Early fiscal-third quarter earnings indicate that profit growth of Indian companies has slowed because of rising crude oil prices.

Although commodity prices softened and the rupee strengthened in the December quarter, analysts said the full impact of lower prices may be visible only in the quarter ending 31 March.

Earnings of 90 BSE-listed companies showed that aggregate net profit, after adjusting for one-time gains and losses, grew 7.38% in the December quarter from a year earlier, slower than the 10.1% growth in the preceding three months.

December quarter net sales growth, however, rose to at least an 11-quarter high of 18.76% from 18.57% in the September quarter.

In the three-month period ended December, both operating profit margin and net profit margin of these companies widened to 26.3% and 17.41% from 25.95% and 17.03% respectively in the previous quarter.

This sample excludes banks, financial services firms and oil and gas companies.

“By far earnings have been slightly better than market expectations. Hence we are seeing stock prices reacting positively to the results. Largecap and top blue chip companies have delivered decent third-quarter numbers whereas midcaps have been fairly okay given the valuations," said Jinesh Gopani, head of equities at Axis Asset Management Co. Ltd.

He said there was some pressure on margins in the third quarter due to higher raw material costs.

“That could be one reason why profit growth is not in sync with sales in the quarter," he added.

In the three months ended December, Brent crude prices fell 35% after a rise of 4.13% in the previous quarter. Similarly, the rupee also strengthened 3.9% in the December quarter following a fall of 5.55% in the July-September period. High crude prices typically hurt profit margins of companies like those in the paint and aviation sectors.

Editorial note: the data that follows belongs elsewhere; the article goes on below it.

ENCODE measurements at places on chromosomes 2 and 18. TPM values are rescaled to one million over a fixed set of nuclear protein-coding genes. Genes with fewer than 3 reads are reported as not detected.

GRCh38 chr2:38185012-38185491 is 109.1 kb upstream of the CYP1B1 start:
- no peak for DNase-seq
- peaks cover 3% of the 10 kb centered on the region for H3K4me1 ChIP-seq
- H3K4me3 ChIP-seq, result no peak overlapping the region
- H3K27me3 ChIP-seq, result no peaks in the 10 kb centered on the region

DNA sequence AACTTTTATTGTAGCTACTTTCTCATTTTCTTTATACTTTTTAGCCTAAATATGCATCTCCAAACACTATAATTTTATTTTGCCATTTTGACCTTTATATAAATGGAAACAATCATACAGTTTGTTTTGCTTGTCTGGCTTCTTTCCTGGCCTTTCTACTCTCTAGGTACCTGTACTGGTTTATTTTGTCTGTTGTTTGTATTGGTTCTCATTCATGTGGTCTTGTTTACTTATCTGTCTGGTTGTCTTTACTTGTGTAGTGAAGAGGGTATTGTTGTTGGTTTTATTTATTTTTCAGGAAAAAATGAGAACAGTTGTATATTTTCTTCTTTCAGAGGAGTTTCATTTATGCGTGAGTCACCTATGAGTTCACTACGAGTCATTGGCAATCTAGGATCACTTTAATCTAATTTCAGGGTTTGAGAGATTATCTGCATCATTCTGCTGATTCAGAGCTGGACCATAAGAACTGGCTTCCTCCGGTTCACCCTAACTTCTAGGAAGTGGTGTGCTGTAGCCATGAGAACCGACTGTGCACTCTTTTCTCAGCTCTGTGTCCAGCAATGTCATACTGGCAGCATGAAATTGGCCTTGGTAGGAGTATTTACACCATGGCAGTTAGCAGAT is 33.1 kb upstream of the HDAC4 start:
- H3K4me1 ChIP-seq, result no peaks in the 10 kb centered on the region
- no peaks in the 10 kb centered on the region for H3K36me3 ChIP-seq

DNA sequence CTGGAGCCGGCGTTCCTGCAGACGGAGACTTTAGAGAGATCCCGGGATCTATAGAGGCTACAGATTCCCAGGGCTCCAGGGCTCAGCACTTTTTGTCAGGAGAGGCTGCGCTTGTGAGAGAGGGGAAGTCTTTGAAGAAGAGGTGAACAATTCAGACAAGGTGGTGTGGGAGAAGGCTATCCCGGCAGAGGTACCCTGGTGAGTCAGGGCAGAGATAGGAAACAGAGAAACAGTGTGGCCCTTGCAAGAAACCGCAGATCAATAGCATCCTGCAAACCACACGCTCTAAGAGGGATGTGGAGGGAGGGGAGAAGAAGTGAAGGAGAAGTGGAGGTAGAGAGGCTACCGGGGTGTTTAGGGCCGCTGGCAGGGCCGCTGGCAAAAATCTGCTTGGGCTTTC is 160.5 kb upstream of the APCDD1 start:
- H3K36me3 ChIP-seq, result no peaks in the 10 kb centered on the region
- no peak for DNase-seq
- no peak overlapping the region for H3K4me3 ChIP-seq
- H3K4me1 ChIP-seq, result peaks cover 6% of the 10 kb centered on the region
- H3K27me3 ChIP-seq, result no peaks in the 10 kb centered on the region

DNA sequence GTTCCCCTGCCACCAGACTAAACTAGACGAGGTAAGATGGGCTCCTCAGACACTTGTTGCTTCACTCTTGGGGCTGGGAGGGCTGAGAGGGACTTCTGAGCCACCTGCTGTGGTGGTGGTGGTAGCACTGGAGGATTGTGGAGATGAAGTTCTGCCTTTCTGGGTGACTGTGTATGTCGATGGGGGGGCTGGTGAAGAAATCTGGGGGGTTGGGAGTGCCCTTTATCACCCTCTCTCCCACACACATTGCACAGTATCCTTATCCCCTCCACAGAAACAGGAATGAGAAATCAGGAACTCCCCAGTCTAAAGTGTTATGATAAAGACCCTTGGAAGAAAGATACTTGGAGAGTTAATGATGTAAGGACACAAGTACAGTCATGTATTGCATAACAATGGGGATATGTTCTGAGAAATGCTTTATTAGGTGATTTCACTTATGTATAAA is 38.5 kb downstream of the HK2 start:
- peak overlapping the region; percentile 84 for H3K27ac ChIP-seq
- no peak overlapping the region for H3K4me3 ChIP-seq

There is a lag impact of lower crude prices which will be felt only in the next quarter as buying patterns of companies are different, according to Pankaj Pandey, head of research at ICICI Securities Ltd.

He said the earnings reported so far are in line with expectations.

“Overall, headline numbers were expected to be weak. For companies under our coverage, we were expecting top line growth of 12% and bottom line growth of 3% largely because of two sectors—telecom and downstream companies in the oil and gas pack. If I exclude them, both top line and bottom line are expected to see double digit growth in the third quarter."

Graphic by Vipul Sharma/Mint
Graphic by Vipul Sharma/Mint

Pandey expects a revival in earnings growth in FY20, led by banks. “Higher provisioning made by banks in earlier quarters and debt resolution will result in better earnings growth in the next fiscal," he added.

Overall revenue growth is expected to be constrained by a demand slowdown in automobiles, sugar, aluminium and telecom services.

Automobiles revenue is expected to have been impacted by a rise in ownership costs, while other sectors would bear the impact of lower realisations and competitive pressures.

Rahul Prithiani, director of Crisil Research, said limited ability to pass through increased input prices to customers in sectors such as airlines, cement, retail and telecom, due to competitive pressures and high sensitivity to price movements, will accentuate pressure on margins in the third quarter.

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